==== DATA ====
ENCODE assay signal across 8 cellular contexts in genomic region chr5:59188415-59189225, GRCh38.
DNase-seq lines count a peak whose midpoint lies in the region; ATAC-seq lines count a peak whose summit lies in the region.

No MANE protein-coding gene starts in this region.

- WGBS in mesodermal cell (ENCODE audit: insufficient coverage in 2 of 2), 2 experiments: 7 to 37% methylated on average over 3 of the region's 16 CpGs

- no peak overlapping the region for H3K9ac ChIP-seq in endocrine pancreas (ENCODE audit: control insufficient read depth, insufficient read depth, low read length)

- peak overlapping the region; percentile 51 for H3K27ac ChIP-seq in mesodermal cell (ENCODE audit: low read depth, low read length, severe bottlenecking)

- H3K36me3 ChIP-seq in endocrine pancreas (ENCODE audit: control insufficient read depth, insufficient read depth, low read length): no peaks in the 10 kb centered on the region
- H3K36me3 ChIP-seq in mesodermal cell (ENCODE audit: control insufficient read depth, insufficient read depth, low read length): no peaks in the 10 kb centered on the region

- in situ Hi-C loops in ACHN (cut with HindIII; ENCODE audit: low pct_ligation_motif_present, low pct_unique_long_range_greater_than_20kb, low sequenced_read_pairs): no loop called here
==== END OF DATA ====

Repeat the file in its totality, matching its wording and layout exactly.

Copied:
ENCODE assay signal across 8 cellular contexts in genomic region chr5:59188415-59189225, GRCh38.
DNase-seq lines count a peak whose midpoint lies in the region; ATAC-seq lines count a peak whose summit lies in the region.

No MANE protein-coding gene starts in this region.

- WGBS in mesodermal cell (ENCODE audit: insufficient coverage in 2 of 2), 2 experiments: 7 to 37% methylated on average over 3 of the region's 16 CpGs

- no peak overlapping the region for H3K9ac ChIP-seq in endocrine pancreas (ENCODE audit: control insufficient read depth, insufficient read depth, low read length)

- peak overlapping the region; percentile 51 for H3K27ac ChIP-seq in mesodermal cell (ENCODE audit: low read depth, low read length, severe bottlenecking)

- H3K36me3 ChIP-seq in endocrine pancreas (ENCODE audit: control insufficient read depth, insufficient read depth, low read length): no peaks in the 10 kb centered on the region
- H3K36me3 ChIP-seq in mesodermal cell (ENCODE audit: control insufficient read depth, insufficient read depth, low read length): no peaks in the 10 kb centered on the region

- in situ Hi-C loops in ACHN (cut with HindIII; ENCODE audit: low pct_ligation_motif_present, low pct_unique_long_range_greater_than_20kb, low sequenced_read_pairs): no loop called here